In this Activity, students build a series of point-loaded beams with various boundary conditions, and they observe the resulting deflections. Accompanying spreadsheets allows them to study how load, deflection, slope, moment and shear are related to each other.
This was our most expensive and technically challenging student model, and we use it in our first Mechanics of Deformable Solids (MODs) course, which we teach in year two of our program.
A spreadsheet accompanies the model, and if the boundary conditions and external loads on the beam are specified in the spreadsheet, it will calculate the resulting deflections. If, instead, the beam deflections are specified in the spreadsheet (presumably having been measured from the physical apparatus), the spreadsheet will calculate the loads required to produce those deflections (and these calculated loads should essentially match those actually acting on the physical apparatus).If the deflections are measured with sufficient care, the values calculated by the spreadsheet are often within 10 to 20% of the loads actually acting on the physical apparatus.
By the end of the activity, students should be able to:
And, if they made use of the spreadsheets,
Students should be encouraged to enjoy the Activity.
They should not be rushed or under pressure to obtain the “correct answer” or a high grade.
Instead, they should be encouraged to think about how beams deflect and how the boundary conditions and loads influence beam deflection.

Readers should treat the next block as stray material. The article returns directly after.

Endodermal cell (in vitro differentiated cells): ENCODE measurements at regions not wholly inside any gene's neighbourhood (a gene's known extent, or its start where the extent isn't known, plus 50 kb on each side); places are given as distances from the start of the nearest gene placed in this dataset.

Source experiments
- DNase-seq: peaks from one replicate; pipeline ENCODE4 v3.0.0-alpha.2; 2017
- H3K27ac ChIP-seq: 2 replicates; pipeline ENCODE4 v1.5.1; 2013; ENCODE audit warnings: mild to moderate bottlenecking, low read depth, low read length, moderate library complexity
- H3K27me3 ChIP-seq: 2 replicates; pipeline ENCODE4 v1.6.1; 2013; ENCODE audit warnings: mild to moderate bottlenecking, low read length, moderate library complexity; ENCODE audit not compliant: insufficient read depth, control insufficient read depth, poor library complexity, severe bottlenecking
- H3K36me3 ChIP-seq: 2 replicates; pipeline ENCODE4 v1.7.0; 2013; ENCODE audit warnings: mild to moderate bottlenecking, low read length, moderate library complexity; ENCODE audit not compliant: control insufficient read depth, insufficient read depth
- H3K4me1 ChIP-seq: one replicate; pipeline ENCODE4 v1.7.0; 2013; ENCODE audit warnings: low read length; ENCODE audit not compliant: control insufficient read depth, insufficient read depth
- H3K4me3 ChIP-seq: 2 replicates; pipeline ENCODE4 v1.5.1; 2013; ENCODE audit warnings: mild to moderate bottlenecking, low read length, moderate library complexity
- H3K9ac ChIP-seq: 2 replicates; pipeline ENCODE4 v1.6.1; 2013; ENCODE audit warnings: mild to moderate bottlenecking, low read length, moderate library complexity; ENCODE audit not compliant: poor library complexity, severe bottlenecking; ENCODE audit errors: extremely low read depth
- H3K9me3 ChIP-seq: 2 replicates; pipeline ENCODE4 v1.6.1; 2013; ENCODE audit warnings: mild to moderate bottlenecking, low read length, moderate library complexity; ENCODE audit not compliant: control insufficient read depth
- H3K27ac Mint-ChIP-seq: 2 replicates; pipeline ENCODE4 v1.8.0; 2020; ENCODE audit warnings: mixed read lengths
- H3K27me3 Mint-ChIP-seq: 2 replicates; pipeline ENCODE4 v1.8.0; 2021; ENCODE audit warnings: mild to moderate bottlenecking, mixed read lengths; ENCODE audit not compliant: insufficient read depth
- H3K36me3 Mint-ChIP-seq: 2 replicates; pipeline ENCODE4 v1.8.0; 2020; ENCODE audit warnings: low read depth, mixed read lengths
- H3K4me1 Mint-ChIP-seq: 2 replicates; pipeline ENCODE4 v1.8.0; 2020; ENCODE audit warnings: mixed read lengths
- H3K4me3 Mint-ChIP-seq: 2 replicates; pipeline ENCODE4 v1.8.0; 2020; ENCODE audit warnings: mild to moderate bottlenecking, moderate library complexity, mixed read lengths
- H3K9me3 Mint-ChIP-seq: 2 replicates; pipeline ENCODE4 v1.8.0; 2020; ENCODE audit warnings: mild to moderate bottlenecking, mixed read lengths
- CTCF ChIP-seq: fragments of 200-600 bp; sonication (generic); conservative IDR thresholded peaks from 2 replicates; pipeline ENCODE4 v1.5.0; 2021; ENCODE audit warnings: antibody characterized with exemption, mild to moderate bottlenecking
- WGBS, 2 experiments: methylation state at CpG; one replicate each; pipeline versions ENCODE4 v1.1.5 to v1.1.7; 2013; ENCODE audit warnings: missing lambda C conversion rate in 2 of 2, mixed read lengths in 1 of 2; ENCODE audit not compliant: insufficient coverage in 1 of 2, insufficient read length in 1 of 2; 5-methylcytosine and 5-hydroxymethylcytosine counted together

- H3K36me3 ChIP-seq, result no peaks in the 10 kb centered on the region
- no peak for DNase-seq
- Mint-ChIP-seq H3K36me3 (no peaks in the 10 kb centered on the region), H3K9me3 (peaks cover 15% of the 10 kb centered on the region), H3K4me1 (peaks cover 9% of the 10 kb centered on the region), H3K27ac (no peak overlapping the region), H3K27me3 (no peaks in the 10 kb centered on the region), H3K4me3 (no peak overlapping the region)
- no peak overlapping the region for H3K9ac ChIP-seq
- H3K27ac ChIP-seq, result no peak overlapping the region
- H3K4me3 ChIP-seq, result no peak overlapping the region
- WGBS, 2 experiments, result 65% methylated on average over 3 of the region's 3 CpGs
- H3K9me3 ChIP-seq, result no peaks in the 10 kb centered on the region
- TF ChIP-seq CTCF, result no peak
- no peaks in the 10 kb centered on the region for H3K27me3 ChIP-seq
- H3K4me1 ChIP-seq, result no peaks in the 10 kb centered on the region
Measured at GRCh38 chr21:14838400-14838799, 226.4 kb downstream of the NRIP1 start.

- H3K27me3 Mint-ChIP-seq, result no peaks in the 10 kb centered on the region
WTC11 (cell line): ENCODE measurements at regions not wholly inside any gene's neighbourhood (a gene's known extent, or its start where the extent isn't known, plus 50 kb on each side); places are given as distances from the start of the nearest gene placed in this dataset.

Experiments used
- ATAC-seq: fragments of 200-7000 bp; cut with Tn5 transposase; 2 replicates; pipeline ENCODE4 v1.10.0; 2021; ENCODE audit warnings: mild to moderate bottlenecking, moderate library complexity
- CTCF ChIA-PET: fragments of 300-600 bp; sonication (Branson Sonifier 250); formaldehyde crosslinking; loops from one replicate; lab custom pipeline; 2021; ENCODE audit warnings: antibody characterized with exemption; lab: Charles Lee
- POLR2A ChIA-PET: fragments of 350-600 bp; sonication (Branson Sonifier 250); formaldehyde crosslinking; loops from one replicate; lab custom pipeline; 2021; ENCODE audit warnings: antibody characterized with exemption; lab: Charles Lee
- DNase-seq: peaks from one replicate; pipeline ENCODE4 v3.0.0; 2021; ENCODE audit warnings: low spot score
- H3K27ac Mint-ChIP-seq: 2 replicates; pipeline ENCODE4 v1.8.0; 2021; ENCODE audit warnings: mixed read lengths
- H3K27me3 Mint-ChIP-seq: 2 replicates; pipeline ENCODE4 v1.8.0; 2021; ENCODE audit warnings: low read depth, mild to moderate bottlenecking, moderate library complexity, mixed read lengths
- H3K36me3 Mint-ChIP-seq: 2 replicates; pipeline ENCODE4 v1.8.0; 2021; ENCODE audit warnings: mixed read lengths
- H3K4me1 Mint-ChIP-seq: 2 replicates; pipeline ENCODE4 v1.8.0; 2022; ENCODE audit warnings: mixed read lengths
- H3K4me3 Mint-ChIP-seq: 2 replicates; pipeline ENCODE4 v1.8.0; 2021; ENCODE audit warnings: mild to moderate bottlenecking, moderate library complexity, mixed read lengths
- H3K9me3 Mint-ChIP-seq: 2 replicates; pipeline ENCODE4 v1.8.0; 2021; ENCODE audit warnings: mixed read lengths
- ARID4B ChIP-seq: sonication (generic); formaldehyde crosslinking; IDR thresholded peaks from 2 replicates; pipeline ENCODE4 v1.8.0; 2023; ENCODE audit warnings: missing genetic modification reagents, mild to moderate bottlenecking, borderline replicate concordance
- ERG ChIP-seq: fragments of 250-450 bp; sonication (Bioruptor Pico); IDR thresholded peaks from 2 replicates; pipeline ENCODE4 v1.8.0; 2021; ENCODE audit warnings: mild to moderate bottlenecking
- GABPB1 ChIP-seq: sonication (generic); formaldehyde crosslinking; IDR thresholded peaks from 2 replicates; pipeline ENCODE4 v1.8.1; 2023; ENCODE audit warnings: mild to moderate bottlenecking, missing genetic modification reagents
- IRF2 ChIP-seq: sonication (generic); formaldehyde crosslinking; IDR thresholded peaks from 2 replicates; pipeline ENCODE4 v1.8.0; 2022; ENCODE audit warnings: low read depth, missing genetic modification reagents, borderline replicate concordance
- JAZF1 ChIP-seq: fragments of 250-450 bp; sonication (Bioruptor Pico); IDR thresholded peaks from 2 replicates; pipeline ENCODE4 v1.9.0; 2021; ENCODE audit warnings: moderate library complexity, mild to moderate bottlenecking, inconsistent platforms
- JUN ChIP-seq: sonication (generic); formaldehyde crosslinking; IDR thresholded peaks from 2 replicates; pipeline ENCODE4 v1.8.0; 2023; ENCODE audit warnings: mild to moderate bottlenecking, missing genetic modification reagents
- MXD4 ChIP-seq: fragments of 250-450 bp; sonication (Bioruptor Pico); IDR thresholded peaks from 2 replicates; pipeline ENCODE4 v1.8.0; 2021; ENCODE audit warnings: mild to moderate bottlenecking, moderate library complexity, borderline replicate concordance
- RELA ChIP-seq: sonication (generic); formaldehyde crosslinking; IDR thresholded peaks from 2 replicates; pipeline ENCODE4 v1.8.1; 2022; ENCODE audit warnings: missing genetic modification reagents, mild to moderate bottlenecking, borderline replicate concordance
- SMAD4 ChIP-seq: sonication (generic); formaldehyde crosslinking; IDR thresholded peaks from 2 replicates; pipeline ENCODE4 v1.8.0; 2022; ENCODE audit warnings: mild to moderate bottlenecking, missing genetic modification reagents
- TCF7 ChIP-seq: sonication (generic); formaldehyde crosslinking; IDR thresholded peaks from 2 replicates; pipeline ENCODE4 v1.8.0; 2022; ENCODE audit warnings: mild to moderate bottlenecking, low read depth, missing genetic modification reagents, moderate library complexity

If students use the spreadsheets, they should be given considerable time to contemplate the relationships between deflection, slope, moment (curvature) and shear.
In any case, students might be asked to make supplementary observations or measurements. For example, they might place a short ruler tangent to the beam at various locations to measure slope or use the ruler to observe the degree and sense of the local curvature at various points.
Advanced students may be able to observe curvature changes along a cantilever beam that has a point load midway along its length, and they may be able to relate these changes to beam shear. Curvature changes (and shear) occur only along the portion of the beam between the support and the point load. No curvature changes or shear are present along the portion of the beam from the point load to its free end (except those due to beam self-weight).
Many challenges were encountered in the design of this Activity, especially in measuring the deflection of points along the beam length. Dial gauges typically contain springs designed to keep their tips in firm contact with the objects whose positions they are measuring. Though negligibly small in most measurement settings, this contact force induced sufficient incremental deflections in our highly-flexible plastic beams that the readings were of little value. Removal of the springs in the gauges helped, but the plunger friction (even when graphite lubricant was used) was still sufficient that when resting on the beam from above, the gauge readings varied depending on whether the beam was pushing up on the gauge or not. Although the reading differences were only 5 to 10 thousandths of an inch, they were enough to make the spreadsheet results questionable. Our solution to this problem was to have students gently lift the gauges until they just touch the beam. With minimal practise, repeatability of 0.001” could be obtained. Non-contact gauges would have been ideal, but they exceeded our budget.
See the Downloadables section for more information on this activity.